It's Confession Time!

Fact 1: I love being a writer!!!

Fact 2: Telling people that and telling them about my work is the HARDEST thing for me to do!

The act of “self-promotion” has always been hard for me, but even more so with my writing. Sure, I can joke around with friends and family about my “awesomeness”, but when it comes to being serious, and telling the public about it, I literally grow a shell and hide in it.

When I sit down to try to come up with a promotional post or email for my books, I get this sinking feeling in my stomach and my mind goes completely blank. For every sentence of “self-promotion” I can actually formulate on the screen, I could have written two chapters in a new book. I swear, with the amount of time I waste in fretting over how to just tell the world about my love and passion for my writing, I could have written a library of short stories. It’s really ridiculous.

Why is “self-promotion” so difficult? Why does it send me fleeing into a dark closet in my mind? I’d like to think it comes from a tranquil spring of humility. But since this is confession time, let me be honest – rejection really sucks.

Yes, I love to write, and I love what I have written, otherwise, I wouldn’t share it with the world. However, rejection is inevitable. I know as soon as I put a new book out, some will love it, some will just think it’s ok, and some will down right hate it. That group of “down right hate it” flag wavers is what causes my shell to grow over when I try to put an “ad” together.

But why does the negativity affect me so? Honestly, I don’t want to disappoint anyone. If I put a piece of “self-promotion” out there, and someone bites the bait, reads the book, and then hates it, I feel like I have failed that individual.

I write for myself first. However, I share my work because I think others might also enjoy it. And because I have decided to share my work, I write with a level of scrutiny that forces me to respect my readers and take them into consideration when I’m writing. I try to capture emotion, real life, fantasy, and hope into each page that my soul bleeds into a story.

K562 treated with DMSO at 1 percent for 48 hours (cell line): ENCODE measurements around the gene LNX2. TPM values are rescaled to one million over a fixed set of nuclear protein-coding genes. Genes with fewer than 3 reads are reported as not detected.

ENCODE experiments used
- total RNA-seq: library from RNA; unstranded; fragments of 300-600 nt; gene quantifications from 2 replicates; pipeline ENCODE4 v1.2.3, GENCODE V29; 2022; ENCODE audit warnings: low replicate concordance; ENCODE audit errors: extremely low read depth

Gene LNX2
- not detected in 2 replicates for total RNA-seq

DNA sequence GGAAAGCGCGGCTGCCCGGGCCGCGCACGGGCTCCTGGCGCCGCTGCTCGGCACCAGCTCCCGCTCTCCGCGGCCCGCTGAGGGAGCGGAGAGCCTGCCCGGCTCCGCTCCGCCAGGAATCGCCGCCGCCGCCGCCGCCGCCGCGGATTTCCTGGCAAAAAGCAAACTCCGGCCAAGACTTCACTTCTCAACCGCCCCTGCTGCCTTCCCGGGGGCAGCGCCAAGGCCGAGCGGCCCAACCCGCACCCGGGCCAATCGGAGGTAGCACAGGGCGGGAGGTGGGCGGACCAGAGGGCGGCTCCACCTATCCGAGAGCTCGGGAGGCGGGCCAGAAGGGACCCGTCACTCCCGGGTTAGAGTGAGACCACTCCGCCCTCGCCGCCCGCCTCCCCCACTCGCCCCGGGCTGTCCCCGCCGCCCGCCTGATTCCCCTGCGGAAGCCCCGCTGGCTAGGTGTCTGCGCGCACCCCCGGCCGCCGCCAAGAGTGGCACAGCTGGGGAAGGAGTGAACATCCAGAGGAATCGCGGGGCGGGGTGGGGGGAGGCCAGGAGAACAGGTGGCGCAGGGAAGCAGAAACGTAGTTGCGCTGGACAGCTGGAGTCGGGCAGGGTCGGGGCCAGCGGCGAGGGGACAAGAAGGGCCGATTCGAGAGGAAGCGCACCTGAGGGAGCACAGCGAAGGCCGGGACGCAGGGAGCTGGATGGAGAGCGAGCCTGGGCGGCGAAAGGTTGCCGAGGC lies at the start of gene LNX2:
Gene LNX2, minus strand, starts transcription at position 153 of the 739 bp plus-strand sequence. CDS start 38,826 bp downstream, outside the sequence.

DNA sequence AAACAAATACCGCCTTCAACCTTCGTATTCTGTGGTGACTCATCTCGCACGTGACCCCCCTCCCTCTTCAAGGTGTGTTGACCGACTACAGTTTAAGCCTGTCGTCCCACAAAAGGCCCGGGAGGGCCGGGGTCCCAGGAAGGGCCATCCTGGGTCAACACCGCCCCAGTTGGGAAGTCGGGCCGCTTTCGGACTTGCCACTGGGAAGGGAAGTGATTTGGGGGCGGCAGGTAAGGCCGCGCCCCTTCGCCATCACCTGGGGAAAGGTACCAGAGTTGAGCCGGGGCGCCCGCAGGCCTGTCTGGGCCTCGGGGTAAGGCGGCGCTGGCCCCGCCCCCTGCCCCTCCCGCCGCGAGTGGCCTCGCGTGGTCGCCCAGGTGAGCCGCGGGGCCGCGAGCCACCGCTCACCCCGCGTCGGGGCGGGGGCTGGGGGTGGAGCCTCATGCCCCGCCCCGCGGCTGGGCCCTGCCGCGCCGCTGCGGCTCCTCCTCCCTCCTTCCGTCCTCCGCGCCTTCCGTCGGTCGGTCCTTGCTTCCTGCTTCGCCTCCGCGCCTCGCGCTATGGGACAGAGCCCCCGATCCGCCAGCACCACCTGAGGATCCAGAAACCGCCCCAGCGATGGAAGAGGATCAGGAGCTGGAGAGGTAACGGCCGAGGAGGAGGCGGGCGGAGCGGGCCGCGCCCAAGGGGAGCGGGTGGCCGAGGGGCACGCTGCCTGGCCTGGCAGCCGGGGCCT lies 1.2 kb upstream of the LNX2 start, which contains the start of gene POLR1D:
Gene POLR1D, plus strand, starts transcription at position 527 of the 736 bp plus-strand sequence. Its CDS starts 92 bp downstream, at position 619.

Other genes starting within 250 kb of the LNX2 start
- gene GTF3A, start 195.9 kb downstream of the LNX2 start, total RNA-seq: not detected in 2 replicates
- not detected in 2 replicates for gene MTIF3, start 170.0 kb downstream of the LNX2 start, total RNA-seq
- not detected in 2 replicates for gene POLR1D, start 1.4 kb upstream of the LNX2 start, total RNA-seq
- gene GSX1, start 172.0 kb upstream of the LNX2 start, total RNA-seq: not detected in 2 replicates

So, because I have made my readers a part of my process, “self-promotion” no longer just includes me and my books – it includes my readers. How do I speak for them? How do I put a “self-promotional” piece out there on behalf of the readers?

This is the conundrum that promoting my writing puts me in. Am I promoting myself, my characters, or my readers? Reality is, I’m promoting all of them and that is a very intimidating reality! Why, you may ask. Well, because of that group of “down right hate it” flag wavers. If my readers are indirectly being promoted in my “self-promotion”, I feel a bit protective of my readers. I don’t want that negativity to transcend and affect my readers.

It’s a bit like the paradox of the child suffering the crimes of the parent. In reality, the negativity of the “haters” probably doesn’t impact the readers who love my work, but this is condition the act of “self-promoting” put my mind in.

So, if my interactions, promotional posts, emails, etcetera seems a bit too far and few between, it’s just because I care too damn too much.

But now that I’ve figure out the hang-up I’ve had with my thinking on “self-promotion”, it’s something I’m going to have to work on. I have to get better at it, not just for myself and my writing to become more visible, but so I can better serve my readers.

To all of you readers waving the “I love it” and “it wasn’t so bad” flags, you’re more appreciated and valued in my heart than you’ll ever know. Also, to the “down right hate it” flag waivers, I appreciate you as well – you’ve helped me to grow.

Happy reading to all of you!